Go Dad Go!

A self-important blog about riding bikes, raising kids and the all-too-rare nexus of these two pursuits.

Wednesday, August 03, 2011

My SECOND Favoite Guy: Thomas Voeckler - Stage 12 Recap

Hello friends,

I’m sure you’ll agree: our first mountain stage didn’t disappoint. And that’s because it didn’t go as scripted, or as we became accustomed in the Lance/Contador years: In the first mountaintop-finishing stage of the Tour, the strongest rider throws down his fingerless glove, emphatically declaring to his rivals that yes, he’s back for another win; he attacks, unmatched, and builds an advantage that he’ll carry through the Tour. And once he attacks – once he shifts, and stands, and powers away, it’s over.

This year, like last year, things look different. Certainly this is due to the peloton’s having been decimated by crashes, though it’s unlikely that any of the fallen riders would have been the one to lay down such an unanswerable attack. I’ll withhold my cynicism and just remark that it’s nice to see that after climbing a first category mountain, and then the feared Tourmalet, and then the ascent to Luz-Ardiden, these guys actually get tired. So that when Andy Schleck, or brother Frank, or Contador himself attacks, there’s some hesitation from the others, and the powering away doesn’t continue unabated. Which makes the stage far more interesting; we see real tactics, real dueling.

And with these top climbers riding tactically and showing some fatigue, a lesser grimpeur who rides with heart, who plumbs the deepest part of his riding soul – and whose facial expressions betray that plumbing – can stick close enough to hang on to his Maillot Jaune. And thus did Thomas Voeckler once again win our hearts – but riding with his, this time keeping his shirt on with relative ease, at least compared to the relative hair’s-breadth by which he held it when he chased Lance Armstrong and, like this year, clung to the Jersey into the mountains. I’d assumed that there was no way this Frenchman would hold the Maillot through Bastille Day, but Voeckler did, and now he seems like a good bet for keeping it until le seize de Juliiet as well.

Of course, this all happened down the road from the leaders; further evidence that we’re seeing a bit of fallibility among our favorites is that winner Sammy Sanchez and mostly unknown Jelle Vandendert (how those two didn’t make Phil Delio’s all-best-names team I have no idea) managed to hold off…Frank Schleck, whose attack did ultimately stick. And thus the surprises in this stage abounded: Sanchez winning a day over three huge passes, and Vanendert nearly matching him; the other Schleck brother winning the favorites’ race; Basso appearing as strong as his more favored rivals; Tom Danielson finishing as the first American, ahead of Leipheimer and Van Garderen – and Contador falling off of both Schlecks’ pace, and finishing down on Evans as well. Unshaken in interviews afterwards, el Pistolero declared the day a success, resorting to that odd cyclist’s vernacular: the “sensations” in his legs felt right; he remained tranquilo. But if he’s feeling at peace, or confident, it’s hard to imagine why; little has gone right for him in this Tour, and the Pyrenees are supposed to be his playground. Certainly there are many, many days left in this Tour, but this is an odd way for him to score his fourth win.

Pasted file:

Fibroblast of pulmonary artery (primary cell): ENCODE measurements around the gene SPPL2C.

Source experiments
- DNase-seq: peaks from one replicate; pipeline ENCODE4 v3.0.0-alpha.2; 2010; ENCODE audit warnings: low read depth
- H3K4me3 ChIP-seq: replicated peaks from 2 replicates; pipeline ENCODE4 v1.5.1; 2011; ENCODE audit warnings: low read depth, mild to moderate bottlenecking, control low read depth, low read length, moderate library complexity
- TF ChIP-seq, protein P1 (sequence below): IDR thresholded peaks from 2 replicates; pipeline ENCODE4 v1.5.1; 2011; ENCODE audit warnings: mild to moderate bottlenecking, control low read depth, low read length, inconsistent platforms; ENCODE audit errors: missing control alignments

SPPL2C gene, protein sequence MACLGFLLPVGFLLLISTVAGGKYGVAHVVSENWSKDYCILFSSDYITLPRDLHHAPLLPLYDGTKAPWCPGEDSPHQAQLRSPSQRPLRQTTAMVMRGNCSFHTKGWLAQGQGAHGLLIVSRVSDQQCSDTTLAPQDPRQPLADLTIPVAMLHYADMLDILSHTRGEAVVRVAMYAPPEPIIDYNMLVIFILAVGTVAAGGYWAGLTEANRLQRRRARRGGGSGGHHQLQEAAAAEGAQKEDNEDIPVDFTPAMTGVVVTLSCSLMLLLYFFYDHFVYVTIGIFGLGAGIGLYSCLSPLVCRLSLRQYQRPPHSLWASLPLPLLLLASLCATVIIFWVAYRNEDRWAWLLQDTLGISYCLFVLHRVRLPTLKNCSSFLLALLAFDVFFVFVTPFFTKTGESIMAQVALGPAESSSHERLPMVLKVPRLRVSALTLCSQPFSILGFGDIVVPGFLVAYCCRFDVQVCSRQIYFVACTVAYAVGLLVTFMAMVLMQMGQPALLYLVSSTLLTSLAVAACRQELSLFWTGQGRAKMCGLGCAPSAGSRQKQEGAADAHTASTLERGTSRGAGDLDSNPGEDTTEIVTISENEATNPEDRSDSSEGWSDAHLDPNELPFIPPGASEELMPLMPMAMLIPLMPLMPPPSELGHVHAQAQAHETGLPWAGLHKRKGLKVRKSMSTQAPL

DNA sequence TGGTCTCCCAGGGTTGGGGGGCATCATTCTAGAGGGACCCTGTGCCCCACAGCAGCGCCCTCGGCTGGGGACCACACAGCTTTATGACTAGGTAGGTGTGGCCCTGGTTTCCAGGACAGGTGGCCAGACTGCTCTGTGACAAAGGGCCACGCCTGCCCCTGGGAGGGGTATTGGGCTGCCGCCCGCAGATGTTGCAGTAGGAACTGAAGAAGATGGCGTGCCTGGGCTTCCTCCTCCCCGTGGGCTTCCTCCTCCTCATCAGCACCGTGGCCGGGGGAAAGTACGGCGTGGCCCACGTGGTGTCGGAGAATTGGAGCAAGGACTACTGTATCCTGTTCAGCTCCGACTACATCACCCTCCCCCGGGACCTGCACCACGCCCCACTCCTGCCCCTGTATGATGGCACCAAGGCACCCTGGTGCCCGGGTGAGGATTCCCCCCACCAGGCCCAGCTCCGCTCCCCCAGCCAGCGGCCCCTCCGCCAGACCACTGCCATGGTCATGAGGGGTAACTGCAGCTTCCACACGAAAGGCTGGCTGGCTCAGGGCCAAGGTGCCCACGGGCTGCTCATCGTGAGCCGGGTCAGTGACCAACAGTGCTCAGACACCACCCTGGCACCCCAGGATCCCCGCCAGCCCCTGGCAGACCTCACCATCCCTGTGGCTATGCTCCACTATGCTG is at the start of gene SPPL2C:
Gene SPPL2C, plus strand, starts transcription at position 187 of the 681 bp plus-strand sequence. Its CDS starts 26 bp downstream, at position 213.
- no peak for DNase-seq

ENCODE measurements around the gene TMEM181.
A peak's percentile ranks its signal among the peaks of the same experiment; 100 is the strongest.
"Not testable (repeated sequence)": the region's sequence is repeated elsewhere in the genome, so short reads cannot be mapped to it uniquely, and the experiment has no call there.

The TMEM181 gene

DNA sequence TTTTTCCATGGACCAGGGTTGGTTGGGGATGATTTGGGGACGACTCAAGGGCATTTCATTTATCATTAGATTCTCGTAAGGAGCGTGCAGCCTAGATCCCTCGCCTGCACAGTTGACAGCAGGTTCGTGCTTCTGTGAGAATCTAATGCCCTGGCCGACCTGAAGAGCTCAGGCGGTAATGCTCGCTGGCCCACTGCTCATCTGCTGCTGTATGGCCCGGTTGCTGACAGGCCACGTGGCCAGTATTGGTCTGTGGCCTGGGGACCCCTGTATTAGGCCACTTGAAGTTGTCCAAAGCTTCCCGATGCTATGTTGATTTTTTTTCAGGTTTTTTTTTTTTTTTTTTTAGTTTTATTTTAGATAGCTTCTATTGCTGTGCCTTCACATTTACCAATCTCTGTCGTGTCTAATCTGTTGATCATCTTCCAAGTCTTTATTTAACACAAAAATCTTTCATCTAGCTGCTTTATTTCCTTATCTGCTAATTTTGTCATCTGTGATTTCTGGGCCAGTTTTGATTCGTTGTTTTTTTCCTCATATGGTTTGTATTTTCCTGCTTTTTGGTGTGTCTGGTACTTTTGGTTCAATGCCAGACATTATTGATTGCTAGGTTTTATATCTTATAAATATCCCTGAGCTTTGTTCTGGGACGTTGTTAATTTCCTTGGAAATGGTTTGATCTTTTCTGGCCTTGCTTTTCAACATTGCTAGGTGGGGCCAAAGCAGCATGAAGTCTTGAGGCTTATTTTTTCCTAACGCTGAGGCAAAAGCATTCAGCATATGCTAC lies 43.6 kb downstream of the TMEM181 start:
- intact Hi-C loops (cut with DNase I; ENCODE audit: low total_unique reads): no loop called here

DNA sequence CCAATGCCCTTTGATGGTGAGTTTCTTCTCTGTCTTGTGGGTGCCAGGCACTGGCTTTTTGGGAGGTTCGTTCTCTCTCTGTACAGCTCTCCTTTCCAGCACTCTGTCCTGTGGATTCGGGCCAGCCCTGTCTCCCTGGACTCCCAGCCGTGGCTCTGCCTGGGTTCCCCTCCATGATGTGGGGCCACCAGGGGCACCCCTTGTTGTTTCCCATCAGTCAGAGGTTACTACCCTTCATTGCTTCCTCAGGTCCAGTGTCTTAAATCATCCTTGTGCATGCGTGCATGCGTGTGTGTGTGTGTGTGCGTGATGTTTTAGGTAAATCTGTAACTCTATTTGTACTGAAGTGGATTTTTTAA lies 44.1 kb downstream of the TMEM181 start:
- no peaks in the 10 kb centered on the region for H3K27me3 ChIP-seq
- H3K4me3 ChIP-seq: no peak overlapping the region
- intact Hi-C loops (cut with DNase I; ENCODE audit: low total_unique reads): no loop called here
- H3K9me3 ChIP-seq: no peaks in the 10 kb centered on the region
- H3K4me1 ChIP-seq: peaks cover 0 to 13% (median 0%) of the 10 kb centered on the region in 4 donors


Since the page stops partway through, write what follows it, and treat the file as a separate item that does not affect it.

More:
Mountain stages score double, but the top tier of our friendly competitors remains largely unchanged – though Team Carter is looking fearsome, with Phil’s wife Liz riding Sanchez’ wheel into third place. Last year it was the Clarks; this year the Carters will try to emulate the Schlecks by getting two family members onto the podium. Beneath our top five we see some exciting movement, with Jon and Nancy making some strong moves and breaking into the top ten. I, meanwhile, am despising Contador even more than before; the guy disappoints me whether I’m rooting for him or not.

This comes out late, of course, after stage 13; I’m traveling so piecing things together, and will soon resort to looking up the results, as the rebroadcast here in this sports bar doesn’t end until midnight.

A demain – or maybe the day after!



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